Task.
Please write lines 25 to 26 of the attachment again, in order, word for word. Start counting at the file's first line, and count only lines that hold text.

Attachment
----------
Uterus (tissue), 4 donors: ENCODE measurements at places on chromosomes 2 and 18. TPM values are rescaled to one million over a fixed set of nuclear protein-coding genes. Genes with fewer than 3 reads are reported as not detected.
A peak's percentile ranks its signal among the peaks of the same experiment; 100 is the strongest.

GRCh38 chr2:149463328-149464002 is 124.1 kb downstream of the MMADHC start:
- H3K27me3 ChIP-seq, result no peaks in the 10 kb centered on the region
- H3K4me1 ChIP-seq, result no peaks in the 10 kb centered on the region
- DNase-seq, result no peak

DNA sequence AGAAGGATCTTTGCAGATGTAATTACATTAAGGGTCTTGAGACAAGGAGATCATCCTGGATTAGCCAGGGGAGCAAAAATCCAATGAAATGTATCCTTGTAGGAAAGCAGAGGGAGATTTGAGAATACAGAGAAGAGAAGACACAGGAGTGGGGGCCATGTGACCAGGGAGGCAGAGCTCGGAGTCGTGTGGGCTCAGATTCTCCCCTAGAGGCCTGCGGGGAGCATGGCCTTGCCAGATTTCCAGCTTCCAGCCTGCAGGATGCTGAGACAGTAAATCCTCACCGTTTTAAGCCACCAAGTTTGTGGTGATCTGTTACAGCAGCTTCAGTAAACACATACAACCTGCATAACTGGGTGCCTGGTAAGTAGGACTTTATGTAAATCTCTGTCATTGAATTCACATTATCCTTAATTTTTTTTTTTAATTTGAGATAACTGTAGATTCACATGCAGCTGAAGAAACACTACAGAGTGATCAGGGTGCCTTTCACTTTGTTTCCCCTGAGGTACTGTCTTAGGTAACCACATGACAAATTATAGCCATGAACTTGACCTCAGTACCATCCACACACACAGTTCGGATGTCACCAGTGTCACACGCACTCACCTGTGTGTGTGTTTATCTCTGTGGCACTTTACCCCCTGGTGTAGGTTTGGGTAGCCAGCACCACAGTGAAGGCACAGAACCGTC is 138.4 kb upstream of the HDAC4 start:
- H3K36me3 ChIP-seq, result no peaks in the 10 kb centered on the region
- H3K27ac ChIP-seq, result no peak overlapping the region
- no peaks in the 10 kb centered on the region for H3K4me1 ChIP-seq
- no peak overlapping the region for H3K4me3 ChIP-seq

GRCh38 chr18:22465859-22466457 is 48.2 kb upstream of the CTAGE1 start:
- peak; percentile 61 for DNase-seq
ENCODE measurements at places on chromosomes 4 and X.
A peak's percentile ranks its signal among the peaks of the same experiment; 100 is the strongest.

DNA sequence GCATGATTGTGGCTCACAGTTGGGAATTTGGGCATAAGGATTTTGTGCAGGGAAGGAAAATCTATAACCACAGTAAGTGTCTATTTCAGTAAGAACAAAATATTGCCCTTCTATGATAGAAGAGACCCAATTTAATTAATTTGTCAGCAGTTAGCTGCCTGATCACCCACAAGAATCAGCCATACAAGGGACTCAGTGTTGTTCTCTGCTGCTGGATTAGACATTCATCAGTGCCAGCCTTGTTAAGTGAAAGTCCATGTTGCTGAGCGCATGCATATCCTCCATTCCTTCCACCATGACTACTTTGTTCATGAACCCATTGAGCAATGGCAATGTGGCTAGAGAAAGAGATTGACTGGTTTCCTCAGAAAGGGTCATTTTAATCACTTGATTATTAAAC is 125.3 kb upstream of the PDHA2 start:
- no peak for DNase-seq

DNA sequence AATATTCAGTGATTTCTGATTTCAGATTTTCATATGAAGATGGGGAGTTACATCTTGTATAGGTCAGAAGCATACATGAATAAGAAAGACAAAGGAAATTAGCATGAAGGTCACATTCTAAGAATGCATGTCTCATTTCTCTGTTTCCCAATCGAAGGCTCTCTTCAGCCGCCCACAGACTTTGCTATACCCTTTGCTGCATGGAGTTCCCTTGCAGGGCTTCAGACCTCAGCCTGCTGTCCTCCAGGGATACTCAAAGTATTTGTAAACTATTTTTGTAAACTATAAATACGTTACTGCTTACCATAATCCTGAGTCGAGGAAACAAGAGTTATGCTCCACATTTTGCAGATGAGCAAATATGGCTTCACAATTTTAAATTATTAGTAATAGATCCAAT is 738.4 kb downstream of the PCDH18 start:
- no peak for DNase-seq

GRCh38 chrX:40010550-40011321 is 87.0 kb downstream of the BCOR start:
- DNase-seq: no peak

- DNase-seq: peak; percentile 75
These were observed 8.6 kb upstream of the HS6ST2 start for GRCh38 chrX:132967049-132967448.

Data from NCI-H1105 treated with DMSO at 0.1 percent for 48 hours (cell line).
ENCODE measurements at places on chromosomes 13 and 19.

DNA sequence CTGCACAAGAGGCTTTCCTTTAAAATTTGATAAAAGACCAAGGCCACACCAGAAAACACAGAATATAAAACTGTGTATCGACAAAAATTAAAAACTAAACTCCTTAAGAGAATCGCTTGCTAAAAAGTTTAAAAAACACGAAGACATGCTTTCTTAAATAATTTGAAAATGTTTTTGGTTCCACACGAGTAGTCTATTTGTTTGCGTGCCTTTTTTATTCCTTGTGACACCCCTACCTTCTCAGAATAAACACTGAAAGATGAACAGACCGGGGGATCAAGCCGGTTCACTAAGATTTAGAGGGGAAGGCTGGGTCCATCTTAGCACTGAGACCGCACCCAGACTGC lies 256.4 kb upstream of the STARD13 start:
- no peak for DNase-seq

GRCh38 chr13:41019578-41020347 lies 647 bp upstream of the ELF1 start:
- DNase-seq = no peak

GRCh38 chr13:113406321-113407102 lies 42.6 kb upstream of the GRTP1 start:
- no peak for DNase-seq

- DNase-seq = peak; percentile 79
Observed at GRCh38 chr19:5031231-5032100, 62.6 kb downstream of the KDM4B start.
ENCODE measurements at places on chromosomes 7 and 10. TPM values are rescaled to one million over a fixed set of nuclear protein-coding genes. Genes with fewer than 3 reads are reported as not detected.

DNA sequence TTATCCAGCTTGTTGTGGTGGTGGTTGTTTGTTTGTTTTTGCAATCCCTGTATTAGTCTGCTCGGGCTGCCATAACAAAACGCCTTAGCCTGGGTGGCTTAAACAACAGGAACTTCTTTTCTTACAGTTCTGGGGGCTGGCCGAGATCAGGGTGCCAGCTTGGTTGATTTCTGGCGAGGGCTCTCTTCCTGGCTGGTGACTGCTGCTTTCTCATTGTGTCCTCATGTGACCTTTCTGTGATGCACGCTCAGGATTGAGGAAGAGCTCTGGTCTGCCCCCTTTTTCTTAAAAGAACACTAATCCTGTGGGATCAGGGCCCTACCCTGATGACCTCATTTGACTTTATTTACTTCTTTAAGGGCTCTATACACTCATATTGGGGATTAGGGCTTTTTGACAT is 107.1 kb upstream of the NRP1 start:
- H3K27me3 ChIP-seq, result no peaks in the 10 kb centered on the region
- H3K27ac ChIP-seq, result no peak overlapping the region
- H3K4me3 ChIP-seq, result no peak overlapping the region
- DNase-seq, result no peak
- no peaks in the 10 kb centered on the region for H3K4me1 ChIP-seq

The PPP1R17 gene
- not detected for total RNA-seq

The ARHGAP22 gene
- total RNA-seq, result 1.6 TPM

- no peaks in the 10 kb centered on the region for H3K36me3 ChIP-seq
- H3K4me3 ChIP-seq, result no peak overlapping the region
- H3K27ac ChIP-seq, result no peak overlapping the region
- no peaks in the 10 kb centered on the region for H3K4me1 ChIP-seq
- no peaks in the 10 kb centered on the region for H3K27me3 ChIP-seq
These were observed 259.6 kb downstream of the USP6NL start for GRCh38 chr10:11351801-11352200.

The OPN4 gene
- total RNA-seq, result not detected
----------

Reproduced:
ENCODE measurements at places on chromosomes 13 and 19.

DNA sequence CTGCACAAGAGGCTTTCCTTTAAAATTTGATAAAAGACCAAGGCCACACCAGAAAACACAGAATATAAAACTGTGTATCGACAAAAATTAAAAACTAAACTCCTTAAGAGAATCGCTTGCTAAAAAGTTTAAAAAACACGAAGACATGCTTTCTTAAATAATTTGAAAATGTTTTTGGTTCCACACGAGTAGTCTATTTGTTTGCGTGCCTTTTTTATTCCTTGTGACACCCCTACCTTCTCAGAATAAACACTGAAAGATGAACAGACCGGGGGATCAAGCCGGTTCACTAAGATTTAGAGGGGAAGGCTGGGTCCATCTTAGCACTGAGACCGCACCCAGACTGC lies 256.4 kb upstream of the STARD13 start: